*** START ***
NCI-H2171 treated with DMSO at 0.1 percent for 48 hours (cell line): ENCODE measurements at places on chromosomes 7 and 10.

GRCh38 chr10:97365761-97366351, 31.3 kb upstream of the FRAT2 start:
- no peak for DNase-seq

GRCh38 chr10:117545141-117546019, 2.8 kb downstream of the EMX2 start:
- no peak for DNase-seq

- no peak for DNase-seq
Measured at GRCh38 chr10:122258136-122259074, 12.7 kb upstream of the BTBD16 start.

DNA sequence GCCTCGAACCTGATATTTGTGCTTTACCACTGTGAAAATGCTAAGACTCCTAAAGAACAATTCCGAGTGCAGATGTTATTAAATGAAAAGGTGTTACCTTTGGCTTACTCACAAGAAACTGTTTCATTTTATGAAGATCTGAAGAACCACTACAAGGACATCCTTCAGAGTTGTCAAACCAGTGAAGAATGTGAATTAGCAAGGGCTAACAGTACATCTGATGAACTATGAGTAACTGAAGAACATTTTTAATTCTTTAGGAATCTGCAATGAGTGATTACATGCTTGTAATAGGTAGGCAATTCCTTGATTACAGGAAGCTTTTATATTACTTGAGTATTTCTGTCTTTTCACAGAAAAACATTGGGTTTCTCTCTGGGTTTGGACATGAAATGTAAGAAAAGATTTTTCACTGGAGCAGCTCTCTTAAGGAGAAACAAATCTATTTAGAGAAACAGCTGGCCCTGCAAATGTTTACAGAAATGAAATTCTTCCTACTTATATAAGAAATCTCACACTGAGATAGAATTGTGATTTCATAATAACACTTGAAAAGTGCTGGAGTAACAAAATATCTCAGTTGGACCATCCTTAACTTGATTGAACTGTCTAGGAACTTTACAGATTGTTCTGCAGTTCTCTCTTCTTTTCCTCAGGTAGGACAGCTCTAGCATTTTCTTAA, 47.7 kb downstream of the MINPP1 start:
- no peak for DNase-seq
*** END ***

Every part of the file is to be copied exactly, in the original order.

NCI-H2171 treated with DMSO at 0.1 percent for 48 hours (cell line): ENCODE measurements at places on chromosomes 7 and 10.

GRCh38 chr10:97365761-97366351, 31.3 kb upstream of the FRAT2 start:
- no peak for DNase-seq

GRCh38 chr10:117545141-117546019, 2.8 kb downstream of the EMX2 start:
- no peak for DNase-seq

- no peak for DNase-seq
Measured at GRCh38 chr10:122258136-122259074, 12.7 kb upstream of the BTBD16 start.

DNA sequence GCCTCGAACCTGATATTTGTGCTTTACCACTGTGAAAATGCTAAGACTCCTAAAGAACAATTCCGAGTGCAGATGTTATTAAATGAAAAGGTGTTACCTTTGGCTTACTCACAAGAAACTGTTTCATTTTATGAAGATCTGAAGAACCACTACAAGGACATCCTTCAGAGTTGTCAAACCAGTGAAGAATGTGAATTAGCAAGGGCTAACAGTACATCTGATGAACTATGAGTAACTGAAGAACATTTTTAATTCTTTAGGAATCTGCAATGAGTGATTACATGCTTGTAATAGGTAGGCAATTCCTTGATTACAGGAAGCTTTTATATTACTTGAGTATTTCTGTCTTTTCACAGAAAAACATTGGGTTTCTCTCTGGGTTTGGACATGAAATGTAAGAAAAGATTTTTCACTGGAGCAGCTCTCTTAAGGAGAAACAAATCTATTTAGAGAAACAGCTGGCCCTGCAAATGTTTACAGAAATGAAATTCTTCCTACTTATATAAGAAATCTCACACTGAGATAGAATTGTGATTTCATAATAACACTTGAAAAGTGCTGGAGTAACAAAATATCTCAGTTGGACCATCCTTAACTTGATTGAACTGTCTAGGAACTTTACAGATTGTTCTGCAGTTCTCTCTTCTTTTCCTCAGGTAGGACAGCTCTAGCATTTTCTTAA, 47.7 kb downstream of the MINPP1 start:
- no peak for DNase-seq